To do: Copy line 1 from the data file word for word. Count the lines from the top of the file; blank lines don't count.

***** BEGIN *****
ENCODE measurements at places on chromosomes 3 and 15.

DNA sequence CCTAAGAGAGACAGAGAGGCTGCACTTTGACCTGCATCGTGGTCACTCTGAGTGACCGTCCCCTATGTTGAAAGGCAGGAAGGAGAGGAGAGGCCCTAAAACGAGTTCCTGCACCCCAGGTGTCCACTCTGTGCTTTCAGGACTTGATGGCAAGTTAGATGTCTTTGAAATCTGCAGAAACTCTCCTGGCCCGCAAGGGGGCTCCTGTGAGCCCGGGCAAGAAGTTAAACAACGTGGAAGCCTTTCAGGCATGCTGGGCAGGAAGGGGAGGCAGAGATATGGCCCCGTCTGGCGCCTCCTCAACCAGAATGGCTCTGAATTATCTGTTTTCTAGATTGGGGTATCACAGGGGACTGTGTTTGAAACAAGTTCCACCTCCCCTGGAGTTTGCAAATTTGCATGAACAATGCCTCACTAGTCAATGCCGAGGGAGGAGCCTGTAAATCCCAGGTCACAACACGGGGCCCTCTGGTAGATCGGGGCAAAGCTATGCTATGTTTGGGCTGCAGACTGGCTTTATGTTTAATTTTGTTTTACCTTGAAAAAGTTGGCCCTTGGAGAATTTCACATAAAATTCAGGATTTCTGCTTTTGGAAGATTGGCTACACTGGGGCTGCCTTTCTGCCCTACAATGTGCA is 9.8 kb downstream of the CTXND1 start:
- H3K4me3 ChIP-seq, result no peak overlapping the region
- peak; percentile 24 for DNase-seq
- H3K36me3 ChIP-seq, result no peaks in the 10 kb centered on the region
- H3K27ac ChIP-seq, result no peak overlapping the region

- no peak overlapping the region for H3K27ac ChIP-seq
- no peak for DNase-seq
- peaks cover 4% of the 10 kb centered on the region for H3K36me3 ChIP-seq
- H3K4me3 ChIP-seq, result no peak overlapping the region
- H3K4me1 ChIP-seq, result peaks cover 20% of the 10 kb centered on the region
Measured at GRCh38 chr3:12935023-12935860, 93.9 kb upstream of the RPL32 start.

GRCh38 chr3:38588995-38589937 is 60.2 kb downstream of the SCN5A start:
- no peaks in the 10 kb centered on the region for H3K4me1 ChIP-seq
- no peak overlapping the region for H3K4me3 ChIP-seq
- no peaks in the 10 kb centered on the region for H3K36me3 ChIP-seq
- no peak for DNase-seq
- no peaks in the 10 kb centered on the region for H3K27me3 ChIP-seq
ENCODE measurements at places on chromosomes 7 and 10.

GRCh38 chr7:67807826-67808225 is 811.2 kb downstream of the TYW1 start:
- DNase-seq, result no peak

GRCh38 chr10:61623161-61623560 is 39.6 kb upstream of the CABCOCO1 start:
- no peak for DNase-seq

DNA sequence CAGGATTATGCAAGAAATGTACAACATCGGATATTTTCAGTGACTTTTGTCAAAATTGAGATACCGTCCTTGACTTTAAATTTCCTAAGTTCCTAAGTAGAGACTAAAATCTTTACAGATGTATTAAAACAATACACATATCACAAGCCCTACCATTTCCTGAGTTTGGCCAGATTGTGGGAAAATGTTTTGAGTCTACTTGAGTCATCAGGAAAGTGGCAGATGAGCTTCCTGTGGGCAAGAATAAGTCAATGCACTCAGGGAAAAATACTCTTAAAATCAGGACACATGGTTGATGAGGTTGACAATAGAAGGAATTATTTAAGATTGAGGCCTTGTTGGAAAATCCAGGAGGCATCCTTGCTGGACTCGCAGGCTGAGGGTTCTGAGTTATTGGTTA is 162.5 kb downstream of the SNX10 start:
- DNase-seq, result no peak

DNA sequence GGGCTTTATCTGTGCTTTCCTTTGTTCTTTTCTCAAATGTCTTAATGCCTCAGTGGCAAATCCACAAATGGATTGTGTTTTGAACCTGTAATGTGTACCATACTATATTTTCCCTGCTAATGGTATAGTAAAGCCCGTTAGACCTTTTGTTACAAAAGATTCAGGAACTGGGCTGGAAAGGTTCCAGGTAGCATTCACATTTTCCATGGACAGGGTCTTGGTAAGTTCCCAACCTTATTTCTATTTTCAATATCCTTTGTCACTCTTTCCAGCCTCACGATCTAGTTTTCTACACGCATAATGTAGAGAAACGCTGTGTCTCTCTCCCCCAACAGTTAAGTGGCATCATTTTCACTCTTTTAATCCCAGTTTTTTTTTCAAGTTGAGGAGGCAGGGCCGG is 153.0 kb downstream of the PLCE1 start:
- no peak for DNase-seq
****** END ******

ENCODE measurements at places on chromosomes 3 and 15.